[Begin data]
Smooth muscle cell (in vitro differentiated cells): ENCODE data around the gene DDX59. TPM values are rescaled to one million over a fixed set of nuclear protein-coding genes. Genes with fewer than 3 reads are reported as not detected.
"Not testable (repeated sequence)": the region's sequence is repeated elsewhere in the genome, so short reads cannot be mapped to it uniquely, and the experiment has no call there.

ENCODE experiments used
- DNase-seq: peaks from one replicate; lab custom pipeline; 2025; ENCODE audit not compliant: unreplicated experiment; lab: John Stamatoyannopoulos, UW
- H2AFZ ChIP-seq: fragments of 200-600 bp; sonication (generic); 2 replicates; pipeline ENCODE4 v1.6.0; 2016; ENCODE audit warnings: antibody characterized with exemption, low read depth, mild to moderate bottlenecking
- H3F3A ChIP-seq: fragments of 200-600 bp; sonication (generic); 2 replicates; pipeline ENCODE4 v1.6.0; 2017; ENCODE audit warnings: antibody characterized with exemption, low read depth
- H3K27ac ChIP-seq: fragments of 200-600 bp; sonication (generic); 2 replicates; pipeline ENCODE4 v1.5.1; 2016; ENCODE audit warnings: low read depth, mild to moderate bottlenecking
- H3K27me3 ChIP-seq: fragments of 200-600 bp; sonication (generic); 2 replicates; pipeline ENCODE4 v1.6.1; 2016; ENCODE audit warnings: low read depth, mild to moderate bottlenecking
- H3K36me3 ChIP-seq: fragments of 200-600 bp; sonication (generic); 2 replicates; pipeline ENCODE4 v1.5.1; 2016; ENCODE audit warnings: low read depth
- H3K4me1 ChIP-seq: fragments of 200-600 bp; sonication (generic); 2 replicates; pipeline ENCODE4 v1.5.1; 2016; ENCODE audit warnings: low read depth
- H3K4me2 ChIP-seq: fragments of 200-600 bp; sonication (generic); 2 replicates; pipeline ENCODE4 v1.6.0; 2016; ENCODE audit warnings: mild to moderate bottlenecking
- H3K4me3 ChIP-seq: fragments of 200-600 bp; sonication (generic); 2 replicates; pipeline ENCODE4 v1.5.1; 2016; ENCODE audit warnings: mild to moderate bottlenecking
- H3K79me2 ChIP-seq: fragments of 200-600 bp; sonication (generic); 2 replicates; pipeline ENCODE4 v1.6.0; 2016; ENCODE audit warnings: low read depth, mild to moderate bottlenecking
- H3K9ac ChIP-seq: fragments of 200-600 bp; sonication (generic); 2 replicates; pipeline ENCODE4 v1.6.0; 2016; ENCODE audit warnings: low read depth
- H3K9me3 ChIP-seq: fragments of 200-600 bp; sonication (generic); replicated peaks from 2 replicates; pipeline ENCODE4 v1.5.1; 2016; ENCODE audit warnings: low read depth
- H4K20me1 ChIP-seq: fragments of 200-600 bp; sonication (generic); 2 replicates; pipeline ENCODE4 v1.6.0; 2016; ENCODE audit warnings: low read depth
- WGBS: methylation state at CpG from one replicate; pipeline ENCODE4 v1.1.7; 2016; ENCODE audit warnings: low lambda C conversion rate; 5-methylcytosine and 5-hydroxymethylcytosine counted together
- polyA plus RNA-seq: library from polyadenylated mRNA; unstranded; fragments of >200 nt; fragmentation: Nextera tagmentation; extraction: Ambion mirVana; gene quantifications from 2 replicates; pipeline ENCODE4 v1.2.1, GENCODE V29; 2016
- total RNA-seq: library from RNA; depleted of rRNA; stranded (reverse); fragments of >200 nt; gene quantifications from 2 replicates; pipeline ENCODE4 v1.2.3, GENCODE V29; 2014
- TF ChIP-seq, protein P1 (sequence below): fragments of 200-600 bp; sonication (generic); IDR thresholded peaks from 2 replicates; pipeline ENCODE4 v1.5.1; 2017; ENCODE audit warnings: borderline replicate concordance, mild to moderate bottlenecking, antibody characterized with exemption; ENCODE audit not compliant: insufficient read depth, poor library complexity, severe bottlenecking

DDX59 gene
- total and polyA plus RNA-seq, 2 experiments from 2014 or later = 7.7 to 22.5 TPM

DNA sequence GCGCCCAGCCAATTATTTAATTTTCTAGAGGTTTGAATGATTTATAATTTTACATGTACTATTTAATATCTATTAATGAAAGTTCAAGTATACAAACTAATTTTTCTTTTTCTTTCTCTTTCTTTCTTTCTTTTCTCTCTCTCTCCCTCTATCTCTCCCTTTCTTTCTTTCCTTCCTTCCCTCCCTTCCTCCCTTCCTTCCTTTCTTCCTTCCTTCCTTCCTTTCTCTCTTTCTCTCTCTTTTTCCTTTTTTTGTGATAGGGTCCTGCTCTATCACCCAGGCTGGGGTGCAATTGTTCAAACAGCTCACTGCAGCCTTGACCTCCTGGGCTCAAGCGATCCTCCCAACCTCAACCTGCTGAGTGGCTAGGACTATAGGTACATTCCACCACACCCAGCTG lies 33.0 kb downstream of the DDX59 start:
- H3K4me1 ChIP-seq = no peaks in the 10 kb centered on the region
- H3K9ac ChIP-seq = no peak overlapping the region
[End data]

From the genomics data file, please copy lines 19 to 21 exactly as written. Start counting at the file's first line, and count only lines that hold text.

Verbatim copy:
- total RNA-seq: library from RNA; depleted of rRNA; stranded (reverse); fragments of >200 nt; gene quantifications from 2 replicates; pipeline ENCODE4 v1.2.3, GENCODE V29; 2014
- TF ChIP-seq, protein P1 (sequence below): fragments of 200-600 bp; sonication (generic); IDR thresholded peaks from 2 replicates; pipeline ENCODE4 v1.5.1; 2017; ENCODE audit warnings: borderline replicate concordance, mild to moderate bottlenecking, antibody characterized with exemption; ENCODE audit not compliant: insufficient read depth, poor library complexity, severe bottlenecking

DDX59 gene